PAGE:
In a second-floor room overlooking a two-story bank of enormous video monitors, a group of Georgia traffic engineers spent a few minutes Tuesday morning making life a little easier for Tom Brady and the New England Patriots.
The team was departing its downtown hotel on buses bound for Georgia Tech’s Bobby Dodd Stadium, where they would practice for Sunday’s Super Bowl. It was a 2-mile trip through 15 traffic signals. But thanks to a police escort and these traffic engineers — who helped the buses catch 14 green lights — the trip took just five minutes. The one red light was a mistake.
“It’s probably the quickest you’ll ever get from downtown to Georgia Tech,” said state traffic engineer Andrew Heath, who watched the operation.
If you venture downtown this week, don’t expect to get the Tom Brady treatment. But the Georgia Department of Transportation and other agencies are using similar techniques this Super Bowl week to ensure traffic is, well, as good as it’s likely to get when 1 million visitors come to Atlanta.
Against the advice of just about everyone, thousands of people are expected to arrive at the Super Bowl and related events by car. They’ll find some streets and lanes closed, limited parking and — on game day — thousands of pedestrians getting in their way.
It will fall to GDOT, the Atlanta Police Department, the Georgia State Patrol and other agencies to manage much of the traffic. On Tuesday, GDOT traffic engineers offered The Atlanta Journal-Constitution a glimpse of how they’ll do it at the agency’s Transportation Management Center in Atlanta.
In short, they’ll monitor traffic cameras and pre-empt stoplights as needed to keep vehicles moving.
GDOT can monitor hundreds of cameras throughout Atlanta to ease the travel of the football teams, the players’ families, VIPs, the media and others in town to Super Bowl events. On Tuesday alone, the agency worked its stoplight wizardry to aid the passage of both teams to their practices and media hordes to various press conferences.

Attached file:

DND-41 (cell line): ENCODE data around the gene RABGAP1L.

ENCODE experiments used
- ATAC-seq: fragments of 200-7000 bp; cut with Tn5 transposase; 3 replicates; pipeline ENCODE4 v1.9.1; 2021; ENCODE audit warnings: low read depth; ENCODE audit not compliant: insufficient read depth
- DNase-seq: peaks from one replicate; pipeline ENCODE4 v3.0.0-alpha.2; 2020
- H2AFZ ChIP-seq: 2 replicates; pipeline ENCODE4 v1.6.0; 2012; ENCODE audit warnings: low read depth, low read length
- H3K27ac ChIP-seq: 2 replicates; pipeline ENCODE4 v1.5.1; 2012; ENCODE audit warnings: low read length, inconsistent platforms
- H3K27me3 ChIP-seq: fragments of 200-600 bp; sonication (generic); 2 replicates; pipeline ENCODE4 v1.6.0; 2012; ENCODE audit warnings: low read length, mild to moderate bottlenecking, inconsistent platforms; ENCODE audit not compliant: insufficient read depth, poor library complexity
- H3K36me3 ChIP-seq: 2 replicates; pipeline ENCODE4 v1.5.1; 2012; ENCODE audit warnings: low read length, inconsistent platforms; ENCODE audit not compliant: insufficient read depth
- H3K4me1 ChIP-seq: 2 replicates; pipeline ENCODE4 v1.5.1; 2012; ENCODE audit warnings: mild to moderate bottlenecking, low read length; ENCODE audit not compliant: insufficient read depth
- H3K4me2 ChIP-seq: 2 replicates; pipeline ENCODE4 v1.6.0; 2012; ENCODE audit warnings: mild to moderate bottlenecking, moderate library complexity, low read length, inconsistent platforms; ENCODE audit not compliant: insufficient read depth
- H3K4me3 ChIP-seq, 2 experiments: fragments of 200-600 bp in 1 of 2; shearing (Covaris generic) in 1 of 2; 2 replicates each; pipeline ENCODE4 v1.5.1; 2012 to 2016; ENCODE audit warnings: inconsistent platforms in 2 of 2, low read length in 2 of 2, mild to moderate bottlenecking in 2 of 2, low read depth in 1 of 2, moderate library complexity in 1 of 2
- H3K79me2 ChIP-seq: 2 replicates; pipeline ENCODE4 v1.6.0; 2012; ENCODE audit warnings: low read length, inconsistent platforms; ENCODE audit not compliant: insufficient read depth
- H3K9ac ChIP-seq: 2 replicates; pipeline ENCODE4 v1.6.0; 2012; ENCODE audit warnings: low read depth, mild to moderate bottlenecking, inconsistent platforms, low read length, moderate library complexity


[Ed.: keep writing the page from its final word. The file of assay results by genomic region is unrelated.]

It will do the same for other events throughout the week — even a Super Bowl coin-flip rehearsal on Saturday. It’s part of metro Atlanta’s “welcome” to the National Football League and its guests for the biggest football game of the year.
“We’re being a good host today,” GDOT spokeswoman Natalie Dale said.
But engineers use the same techniques to keep traffic moving for everyone at big events downtown. They’ve had plenty of practice at recent events such as the Southeastern Conference football championship and various concerts.
There’s some evidence it’s working. Though downtown saw up to twice the normal traffic volume this past weekend, traffic moved a little better than it usually does, said Matthew Glasser, GDOT’s regional traffic operations program manager.
Managing traffic for an event such as the Super Bowl is a big operation. On Tuesday, it took a dozen engineers and others at the Transportation Management Center, plus 10 more people in the field, ready to replace or reboot equipment if something went awry.
On Super Bowl Sunday, even more people will be needed. And that’s not counting the police who direct traffic and serve as eyes and ears on the street.
So it’s not something GDOT can do for most events. But this week’s big game is, well, like the Super Bowl for traffic engineers.
“This is probably one of the most ambitious — if not the most ambitious — plans that’s been put together for a Super Bowl,” Glasser said.
Perhaps. But even traffic engineers say driving to the Super Bowl is not a good idea.
Key roads will be closed near Mercedes-Benz Stadium. Some lanes will be closed even on roads that are open. And many parking decks have been commandeered by the NFL and others.
“MARTA’s going to be an excellent way to get in,” Glasser said. “In terms of convenience and travel time, we can’t recommend MARTA more.”
Support real journalism. Support local journalism. Subscribe to The Atlanta Journal-Constitution today. See offers.
Your subscription to the Atlanta Journal-Constitution funds in-depth reporting and investigations that keep you informed. Thank you for supporting real journalism.